Global Markets Update – Monday 28 February 2022

Falling Stock Markets

Russia invaded Ukraine. The US, EU and UK announced fresh sanctions. While the sanctions stopped short of curbing Russia’s energy exports, they will limit the ability of Russia’s central bank to use its reserves and some of the country’s lenders will be expelled from the SWIFT global payments system. The US also cut Russia off from western financing, while Germany halted certification of the Nord Stream 2 Russian gas pipeline.

Global stocks were volatile, while bonds also sold off as the conflict may lead to Russia’s energy and resources being cut out of global supply chains, exacerbating already high inflation and prompting central banks to respond with rapid interest rate rises.


The FTSE 100 slid 0.3% over the week.

The flash IHS Markit/Cips composite purchasing managers’ index rose to an eight-month high of 60.2 in February, up from 54.2 in January. Activity in the UK’s dominant services sector hit an eight-month high of 60.8, while manufacturing activity held steady at 57.3. The survey pointed to the fastest rate of job creation since October, driven by the service economy, with demand for business services increasing alongside higher leisure spending. The overall rate of input cost inflation was the steepest since November and the second highest since the index began in 1998.

UK consumer confidence index, as measured by research company GfK, fell to -26 in February amid surging living costs. This was the lowest score since January 2021 and one of the worst since the start of the pandemic.

Anglo American joined other mining companies in delivering record profits and cash returns with a $2.1bn final dividend. Elsewhere, Rio Tinto declared $16.8bn in dividends, marking the second biggest in UK corporate history, while Glencore and BHP also recorded strong results and handed large sums of cash to investors.


The S&P 500 gained 0.6% over the week, while the Nasdaq rose 0.8%. US stocks were volatile, rallying strongly towards the end of the week after touching their lowest levels since last June with the sell-off taking the S&P 500 index into correction territory. The biggest drivers of the decline were technology and consumer cyclical stocks that are seen as particularly vulnerable to higher rates.

The Vix index, a measure of expected volatility in the S&P 500, rose above 30, above its long-run average of about 20, indicating market stress.

The core PCE index, the Fed’s preferred measure of inflation, rose an annual 5.2% in January, its quickest gain since 1983.

US durable goods orders rose 1.6% in January, beating forecasts for a 0.8% increase.


The FTSEurofirst 300 dropped 1.5% over the week. Europe is seen as being particularly vulnerable to the conflict in Ukraine as it relies on Russia for about a quarter of its oil and more than a third of its gas.

The EuroStoxx 600 index hit its lowest point since May last year, falling into a technical correction, before rallying strongly on Friday.

The IHS Markit eurozone composite purchasing managers’ index increased to a five-month high of 55.8 in February from 52.3 in January. Service sector activity rebounded to 55.8 in February as pandemic-restrictions were eased, while manufacturing activity eased slightly to 58.4 although production gains improved as a result of rising demand and fewer supply bottlenecks.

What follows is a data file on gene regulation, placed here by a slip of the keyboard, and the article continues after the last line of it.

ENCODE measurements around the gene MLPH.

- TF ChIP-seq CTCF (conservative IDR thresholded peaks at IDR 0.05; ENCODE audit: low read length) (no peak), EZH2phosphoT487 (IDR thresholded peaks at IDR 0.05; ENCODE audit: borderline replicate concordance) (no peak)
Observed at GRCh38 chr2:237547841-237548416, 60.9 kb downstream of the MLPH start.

The European Commission’s economic sentiment indicator increased to a three-month high of 114 in February as many coronavirus-related restrictions were lifted.

The German economy contracted by 0.3% on the quarter in the last three months of 2021, much less than initial estimates of a 0.7% fall.


The Nikkei 225 slumped 2.4% over the week.

Emerging Markets

After recognising two Moscow-backed separatist regions in eastern Ukraine, Vladimir Putin directed Russian troops to enter the two regions, before later extending the invasion to the whole of Ukraine. The invasion prompted a new refugee crisis as thousands of civilians left for Poland and Hungary.

Russia’s stock market fell sharply as a result, dropping a third in US dollar terms.

S&P Global cut Russia’s credit rating to “junk” status.


The yield on the 10-year Treasury bond rose 6bps over the week to close at 1.99%, while the yield on the 10-year German Bund rose 4bps to 0.23% as European bonds were hit by the prospect of higher gas prices in the bloc exacerbating record-high inflation levels.


The Russian rouble hit an all-time low against the US dollar.


Brent crude surged to almost $106 a barrel, breaching the $100 level for the first time since 2014, on news that Russia had invaded Ukraine. European natural gas prices soared by almost 70%.

Wheat prices touched a 13-year high on the threat of supply disruptions. Russia and Ukraine together account for a third of the world’s wheat exports, a fifth of its corn trade and almost 80 per cent of sunflower oil production.

Aluminium rose to a record high of $3,449 a tonne. Russia is a big producer of aluminium as well as copper, nickel, platinum and palladium.

Gold rose above $1,900 per troy ounce.

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Image by Gerd Altmann from Pixabay